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"You have enemies? Good. That means you've stood up for something, sometime in your life." - Winston Churchill

Tuesday, August 13, 2013

Former Miami Herald Ombudsman Edward Schumacher-Matos -whose position at the Herald remains unfilled 27 months later by McClatchy execs- as NPR's Ombudsman, lays the wood into NPR's Laura Sullivan & Amy Walters for a 2011 investigation re foster care in South Dakota, which officials there took umbrage with, and for good reason it seems. “My finding is that the series was deeply flawed and should not have been aired as it was”

NPR stands by story its ombudsman criticized
by Andrew Beaujon
Published Aug. 12, 2013 5:29 pm
Updated Aug. 12, 2013 5:34 pm
There are six chapters of NPR Ombudsman Edward Schumacher-Matos’ epic examination of Laura Sullivan and Amy Walters’ October 2011 investigation about foster care in South Dakota.
The series won awards but was also criticized by the state’s governor and head of its Department of Social Services. “Many South Dakota residents also have written me in disapproval of it,” Schumacher-Matos writes. “My finding is that the series was deeply flawed and should not have been aired as it was.” 
Read the rest at:

Edward Schumacher-Matos split his Ombudsman position at the Miami Herald in May of 2011 after he'd been WITHOUT either a blog or a weekly print or online column, but rather saddled with a peculiar once-in-a-while, sometimes every 3-4 months column thing, for NPR in Washington, D.C. 

Schumacher-Matos' position at the Herald remains unfilled 27 months later by McClatchy execs, who seem to place no value on readers and their questions of fairness or bias having a seat at the table.
There's nobody to represent readers' deep and justified concerns about examples of bias, misrepresentation and flackery in the paper on behalf of South Florida's powerful and privileged, who have high-powered attorneys and PR consultants to ensure they are seen only in the most positive light.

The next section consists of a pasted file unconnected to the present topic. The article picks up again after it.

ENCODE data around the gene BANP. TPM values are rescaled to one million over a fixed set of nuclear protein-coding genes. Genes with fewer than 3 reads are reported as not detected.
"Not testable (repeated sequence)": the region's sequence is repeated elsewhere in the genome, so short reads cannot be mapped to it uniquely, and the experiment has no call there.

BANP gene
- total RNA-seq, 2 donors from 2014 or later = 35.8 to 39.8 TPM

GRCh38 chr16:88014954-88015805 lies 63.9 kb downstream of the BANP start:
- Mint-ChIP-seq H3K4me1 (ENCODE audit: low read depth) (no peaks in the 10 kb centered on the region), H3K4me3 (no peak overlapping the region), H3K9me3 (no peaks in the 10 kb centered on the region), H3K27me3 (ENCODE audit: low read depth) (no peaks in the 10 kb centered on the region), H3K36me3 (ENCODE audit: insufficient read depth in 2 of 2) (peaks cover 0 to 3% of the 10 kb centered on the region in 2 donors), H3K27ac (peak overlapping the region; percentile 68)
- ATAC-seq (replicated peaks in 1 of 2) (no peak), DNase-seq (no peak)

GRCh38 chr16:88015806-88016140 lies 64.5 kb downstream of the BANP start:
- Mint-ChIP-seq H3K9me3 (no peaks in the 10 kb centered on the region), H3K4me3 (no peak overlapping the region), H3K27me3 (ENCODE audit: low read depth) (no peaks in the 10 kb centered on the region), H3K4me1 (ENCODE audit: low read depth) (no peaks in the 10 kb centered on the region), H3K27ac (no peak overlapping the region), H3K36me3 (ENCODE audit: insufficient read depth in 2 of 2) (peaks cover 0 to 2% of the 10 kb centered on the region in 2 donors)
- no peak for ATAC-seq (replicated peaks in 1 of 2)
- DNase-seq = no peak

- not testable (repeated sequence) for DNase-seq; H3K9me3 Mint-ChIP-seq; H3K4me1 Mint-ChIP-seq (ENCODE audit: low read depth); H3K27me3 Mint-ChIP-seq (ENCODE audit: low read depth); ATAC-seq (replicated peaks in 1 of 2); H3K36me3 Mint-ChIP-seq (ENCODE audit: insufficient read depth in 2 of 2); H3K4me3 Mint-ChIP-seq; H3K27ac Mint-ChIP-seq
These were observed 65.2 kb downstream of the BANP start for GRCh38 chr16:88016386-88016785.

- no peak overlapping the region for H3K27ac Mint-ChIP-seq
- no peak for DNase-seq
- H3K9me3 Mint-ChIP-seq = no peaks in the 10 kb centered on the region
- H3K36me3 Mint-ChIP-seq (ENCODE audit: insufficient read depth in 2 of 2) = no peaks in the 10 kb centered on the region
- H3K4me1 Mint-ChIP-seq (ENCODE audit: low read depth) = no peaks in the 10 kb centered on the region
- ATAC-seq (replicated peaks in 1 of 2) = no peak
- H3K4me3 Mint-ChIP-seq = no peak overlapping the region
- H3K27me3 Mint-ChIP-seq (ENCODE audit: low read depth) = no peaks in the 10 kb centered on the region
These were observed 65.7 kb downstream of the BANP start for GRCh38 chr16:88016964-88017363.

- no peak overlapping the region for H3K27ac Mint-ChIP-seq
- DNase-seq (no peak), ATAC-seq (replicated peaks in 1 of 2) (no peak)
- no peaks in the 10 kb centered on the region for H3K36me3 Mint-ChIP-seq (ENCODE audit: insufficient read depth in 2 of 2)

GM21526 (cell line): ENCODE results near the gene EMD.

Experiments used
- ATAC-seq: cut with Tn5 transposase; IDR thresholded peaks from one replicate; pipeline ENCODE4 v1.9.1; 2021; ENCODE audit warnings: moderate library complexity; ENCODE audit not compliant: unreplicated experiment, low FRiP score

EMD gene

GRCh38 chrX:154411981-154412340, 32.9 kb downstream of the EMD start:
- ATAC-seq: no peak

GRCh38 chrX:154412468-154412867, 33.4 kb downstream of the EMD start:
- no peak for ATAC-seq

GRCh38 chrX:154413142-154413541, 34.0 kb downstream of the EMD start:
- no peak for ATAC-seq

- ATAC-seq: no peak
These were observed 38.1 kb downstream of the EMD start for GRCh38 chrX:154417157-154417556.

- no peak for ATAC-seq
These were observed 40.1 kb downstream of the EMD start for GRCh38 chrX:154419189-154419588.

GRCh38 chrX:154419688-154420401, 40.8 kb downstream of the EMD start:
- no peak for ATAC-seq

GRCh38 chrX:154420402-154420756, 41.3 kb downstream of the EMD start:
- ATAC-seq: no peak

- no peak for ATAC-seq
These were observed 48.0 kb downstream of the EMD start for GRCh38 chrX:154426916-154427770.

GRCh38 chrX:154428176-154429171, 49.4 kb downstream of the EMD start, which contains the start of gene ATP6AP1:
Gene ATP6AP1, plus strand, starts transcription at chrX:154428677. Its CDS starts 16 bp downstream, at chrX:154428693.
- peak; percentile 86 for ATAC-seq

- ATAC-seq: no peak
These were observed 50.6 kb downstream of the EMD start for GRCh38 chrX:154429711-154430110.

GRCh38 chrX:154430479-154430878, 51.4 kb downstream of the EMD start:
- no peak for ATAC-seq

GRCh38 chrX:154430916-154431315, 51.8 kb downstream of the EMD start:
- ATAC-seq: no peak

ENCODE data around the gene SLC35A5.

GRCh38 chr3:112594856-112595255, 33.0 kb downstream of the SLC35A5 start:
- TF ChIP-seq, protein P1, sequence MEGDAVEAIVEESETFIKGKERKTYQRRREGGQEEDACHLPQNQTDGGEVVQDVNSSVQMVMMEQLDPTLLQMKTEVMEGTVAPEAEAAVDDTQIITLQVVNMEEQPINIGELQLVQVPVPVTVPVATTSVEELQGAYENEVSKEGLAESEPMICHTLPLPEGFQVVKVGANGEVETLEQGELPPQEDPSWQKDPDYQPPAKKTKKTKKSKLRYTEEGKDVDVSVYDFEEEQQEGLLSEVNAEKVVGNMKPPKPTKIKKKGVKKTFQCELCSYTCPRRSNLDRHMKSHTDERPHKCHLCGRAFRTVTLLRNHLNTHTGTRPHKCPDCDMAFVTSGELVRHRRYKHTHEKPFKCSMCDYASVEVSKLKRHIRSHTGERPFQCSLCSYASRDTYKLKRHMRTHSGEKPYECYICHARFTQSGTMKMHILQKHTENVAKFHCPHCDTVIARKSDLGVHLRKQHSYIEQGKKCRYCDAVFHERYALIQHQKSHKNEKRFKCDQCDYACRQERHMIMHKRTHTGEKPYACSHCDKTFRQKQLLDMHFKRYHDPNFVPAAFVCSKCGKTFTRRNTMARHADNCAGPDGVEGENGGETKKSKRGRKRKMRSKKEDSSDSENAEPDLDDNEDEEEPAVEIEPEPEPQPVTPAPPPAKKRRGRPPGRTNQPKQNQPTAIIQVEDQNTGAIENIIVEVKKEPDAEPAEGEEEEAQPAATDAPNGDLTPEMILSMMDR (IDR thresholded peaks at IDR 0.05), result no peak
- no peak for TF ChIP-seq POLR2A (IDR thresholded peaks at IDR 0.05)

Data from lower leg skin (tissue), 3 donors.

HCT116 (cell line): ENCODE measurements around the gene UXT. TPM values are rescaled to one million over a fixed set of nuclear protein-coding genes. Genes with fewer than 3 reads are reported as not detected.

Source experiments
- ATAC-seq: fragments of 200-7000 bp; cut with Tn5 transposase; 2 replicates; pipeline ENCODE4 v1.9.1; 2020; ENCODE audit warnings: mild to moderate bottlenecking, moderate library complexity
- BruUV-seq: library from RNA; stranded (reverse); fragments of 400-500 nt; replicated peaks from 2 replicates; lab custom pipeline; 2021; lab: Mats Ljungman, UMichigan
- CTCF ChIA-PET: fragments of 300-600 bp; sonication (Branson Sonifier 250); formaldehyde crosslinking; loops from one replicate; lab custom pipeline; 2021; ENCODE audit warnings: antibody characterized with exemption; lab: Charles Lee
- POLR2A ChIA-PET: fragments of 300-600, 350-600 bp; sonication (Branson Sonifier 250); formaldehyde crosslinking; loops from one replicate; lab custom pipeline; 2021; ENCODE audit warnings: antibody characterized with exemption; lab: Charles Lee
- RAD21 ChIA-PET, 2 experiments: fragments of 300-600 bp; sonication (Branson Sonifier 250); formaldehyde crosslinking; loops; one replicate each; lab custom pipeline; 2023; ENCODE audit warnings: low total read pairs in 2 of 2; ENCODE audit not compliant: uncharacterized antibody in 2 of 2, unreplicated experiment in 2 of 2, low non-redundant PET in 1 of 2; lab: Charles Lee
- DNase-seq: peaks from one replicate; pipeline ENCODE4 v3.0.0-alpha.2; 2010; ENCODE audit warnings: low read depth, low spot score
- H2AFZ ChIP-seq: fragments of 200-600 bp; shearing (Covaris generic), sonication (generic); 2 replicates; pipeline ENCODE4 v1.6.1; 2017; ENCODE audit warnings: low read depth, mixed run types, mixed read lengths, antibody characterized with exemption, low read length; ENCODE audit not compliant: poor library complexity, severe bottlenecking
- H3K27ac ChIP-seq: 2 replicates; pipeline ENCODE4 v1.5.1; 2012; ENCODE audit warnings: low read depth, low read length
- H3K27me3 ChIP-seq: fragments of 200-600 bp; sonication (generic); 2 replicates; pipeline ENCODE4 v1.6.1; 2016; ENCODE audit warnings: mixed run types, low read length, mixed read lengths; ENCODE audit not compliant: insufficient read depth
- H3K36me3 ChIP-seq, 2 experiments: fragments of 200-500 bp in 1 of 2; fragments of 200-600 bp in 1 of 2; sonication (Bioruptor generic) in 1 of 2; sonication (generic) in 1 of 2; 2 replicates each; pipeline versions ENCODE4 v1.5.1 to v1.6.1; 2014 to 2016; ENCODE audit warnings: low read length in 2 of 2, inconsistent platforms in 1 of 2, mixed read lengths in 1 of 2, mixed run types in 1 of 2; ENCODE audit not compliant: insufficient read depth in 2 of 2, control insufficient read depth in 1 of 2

But then that's just one of many unresolved customer problems there these days that cause it to lose readers every week.

It's fair to say that a lot of people in South Florida took ESM and his position for granted, including lots of local bloggers and politicians, and the Herald certainly did him no favors by NOT giving him much of a perch to speak out from.

But something, even infrequent, is better than nada, and right now, with that reader level of confidence among serious readers of the Herald as low as it's ever been, it's worth a minute to consider what message they are sending when they refuse to name anyone to that position.

His infrequent columns at least tried to keep Herald reporters and editors on the level and be square with readers, but since he left, anything goes -and does.

While I've written about this troubling subject many times on this blog, and have written Herald management and editors about their failure to fill the position, even posting those emails to them here for you to see for yourselves, it's clear they have a different point-of-view.
It is what it is.

To see how indifferent they are to reader perceptions of bias or unfairness, take a poke at my blog post from May of 2012 titled, "What's going on at the Miami Herald? More than a year after the last one fled, the Herald still lacks an Ombudsman -and shows no sign of getting one- to represent readers deep concerns about bias, misrepresentation and flackery on behalf of South Florida's powerful & privileged at the Herald. And that's just one of many unresolved problems there..." 

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